happy place

I wonder if it’s weird to admit this… I’m not anywhere close to having kids or even being married, but I already have the name picked out for a daughter. If I ever have a daughter, I’m going to name her Auburn. Her middle name’s going to be Connie. Auburn Connie Hong. Not bad right? I don’t care what any of the other kids are named. In fact it’s probably better that the future wife, whoever she may be, names any sons; because the only names I can think of are Ding Dong and King Kong. King Kong Hong, at times that’s what I wished my name was growing up…. but I guess unless I’m setting up my future son to be a bully, he should have a relatively normal name.

Anyways, back to Auburn Connie. She’d be named after the Auburn Confluence area, one of my favorite places in Northern California. I have lots of good memories at that place, both in a large group setting and in smaller groups of two and three. It’s also one of the few places where I am happy going alone. All I need there is my mountain bike and my car.

Today I had a day off because of the governator’s mandated furloughs. It was the first Friday I’ve had off in a long time where I didn’t have anything already planned. It was a beautiful day out, so I knew I wanted to get outdoors, but I couldn’t find anyone to play outside with. It was too beautiful a day to waste indoors, so I decided to head out to Auburn Connie area alone.

They say introverts get recharged when they spend time alone. I already knew I was pretty introverted, but today I realized how much I can enjoy time alone. Don’t get me wrong, I love being outdoors with people, and always wish I had more friends who mountain bike. And I’d gladly teach someone if they desire to go. But it seems like I’m smack dab in the middle when it comes to ability. There are a few guys that I ride with that go at pretty much the same pace, but none of them were available today. The rest of the times it seems like I’m usually either waiting for other people, or if I go with the BAS group, I’m that one token asian guy that all the hardcore bikers are waiting for. Going alone was pretty nice today. It was nice going at my own pace (slow uphill and tearing down the descents,) and nice when I could stop whenever I wanted. I thought I’d be done around 2 or 3, but I actually finished my run around noon.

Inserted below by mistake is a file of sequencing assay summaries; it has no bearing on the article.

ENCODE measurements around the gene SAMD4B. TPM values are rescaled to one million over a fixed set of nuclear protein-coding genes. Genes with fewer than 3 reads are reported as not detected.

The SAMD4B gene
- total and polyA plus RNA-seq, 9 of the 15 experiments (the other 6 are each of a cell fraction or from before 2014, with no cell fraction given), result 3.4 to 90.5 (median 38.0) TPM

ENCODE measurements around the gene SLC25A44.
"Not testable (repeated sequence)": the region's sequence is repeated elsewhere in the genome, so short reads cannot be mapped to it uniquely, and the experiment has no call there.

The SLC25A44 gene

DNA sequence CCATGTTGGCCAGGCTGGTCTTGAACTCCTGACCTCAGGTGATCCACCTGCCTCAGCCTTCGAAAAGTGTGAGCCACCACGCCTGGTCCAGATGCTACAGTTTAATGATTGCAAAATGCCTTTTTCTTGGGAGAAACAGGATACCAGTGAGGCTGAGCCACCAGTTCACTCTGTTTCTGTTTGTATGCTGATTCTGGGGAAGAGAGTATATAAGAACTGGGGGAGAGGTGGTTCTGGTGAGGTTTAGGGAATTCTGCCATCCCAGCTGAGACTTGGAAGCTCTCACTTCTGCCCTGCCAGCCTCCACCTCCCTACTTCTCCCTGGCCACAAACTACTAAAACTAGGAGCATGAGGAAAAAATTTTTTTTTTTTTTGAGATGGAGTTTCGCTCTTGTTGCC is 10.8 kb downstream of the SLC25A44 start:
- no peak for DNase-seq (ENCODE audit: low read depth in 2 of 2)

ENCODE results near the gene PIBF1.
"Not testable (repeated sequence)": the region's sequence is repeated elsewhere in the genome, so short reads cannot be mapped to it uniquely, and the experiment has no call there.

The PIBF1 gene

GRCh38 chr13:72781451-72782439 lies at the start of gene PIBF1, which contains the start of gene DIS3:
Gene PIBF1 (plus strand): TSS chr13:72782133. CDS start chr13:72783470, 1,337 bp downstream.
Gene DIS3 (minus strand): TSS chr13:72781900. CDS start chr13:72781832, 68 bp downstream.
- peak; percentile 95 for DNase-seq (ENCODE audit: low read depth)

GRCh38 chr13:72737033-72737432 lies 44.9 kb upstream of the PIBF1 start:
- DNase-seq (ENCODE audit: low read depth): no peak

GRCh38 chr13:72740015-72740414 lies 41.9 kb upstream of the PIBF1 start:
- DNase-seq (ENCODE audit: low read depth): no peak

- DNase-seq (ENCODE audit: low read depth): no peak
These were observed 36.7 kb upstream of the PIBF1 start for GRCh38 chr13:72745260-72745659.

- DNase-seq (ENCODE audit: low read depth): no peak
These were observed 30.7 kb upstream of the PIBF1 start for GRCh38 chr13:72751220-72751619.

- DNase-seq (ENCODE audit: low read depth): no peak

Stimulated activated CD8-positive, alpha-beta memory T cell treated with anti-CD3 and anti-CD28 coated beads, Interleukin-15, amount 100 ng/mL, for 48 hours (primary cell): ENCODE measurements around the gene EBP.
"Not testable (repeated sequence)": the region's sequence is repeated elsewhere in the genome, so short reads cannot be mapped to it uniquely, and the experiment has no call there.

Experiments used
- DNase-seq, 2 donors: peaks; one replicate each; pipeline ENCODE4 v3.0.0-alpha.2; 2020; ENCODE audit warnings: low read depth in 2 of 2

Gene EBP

I knew a little farther down highway 49 in a city named Cool there were some good trails, so I decided to see if I could find them for future rides and hikes. Unfortunately when I got there I found that neither of my GPSs were of any help. I forgot that when I loaded up my topo maps for Sardine Lake I deleted the Auburn and Placerville topos. I had google maps navigation on my phone, but not enough data signal to load any maps. Dahhhh, technofail. I ended up driving down 49 all the way into Placerville.

The stretch of highway 49 from Auburn to Placerville is one of my favorite drives. There were few cars on the road today, and because I didn’t have to worry about a carsick passenger I was able to go pretty fast on the curves. My Subaru isn’t the fastest car, but it’s fun to drive on mountain roads since it handles really well. I had a blast bumping Neyo, Jason DeRulo and Chris Brown while shifting through the gears and accelerating through curves. Good times.

One of my favorite songs is Chris Brown’s Forever….

It’s you and me…. moving at the speed of light into eternityyyyyyyyyy….. If you didn’t know, that song’s about me and my Subaru….

Anyways I forget where I was going with this ridiculously long, rambling post. If you made it this far you must be really bored. If you’re bored and ever want to visit Auburn Connie just let me know. I’m always down to hike or bike there. It’s a happy place.


Something’s wrong with my stomach today.  It’s only halfway through the day and I’ve had to go take a massive dump three times already. What’s worse is that each time I was sitting there minding my business and then all of a sudden nature called hard and fast and I had to run to the bathroom. Well not really run, more like a painful waddle; the kind where you’re trying to get to the toilet as fast as possible without exploding.  The last one was particularly bad. As soon as I sat down I exploded badly. About 10 seconds later I heard a bunch of clickety clacks in the stall next door to me.  I bet the guy next door was tweeting/texting/fb statusing about how the guy in the next stall over exploded….

At least I learned something today. After that last dump that probably will hit some stranger’s facebook status soon, I caught a glimpse of something nasty and stringy when I turned to flush.  It turns out that it was the enoki mushrooms I ate yesterday. They looked exactly like enoki mushrooms still. So that’s when I learned I need to chew better.

Is that too much information for a blog post?  I think not.  I mean you’ve read this far already you sicko…..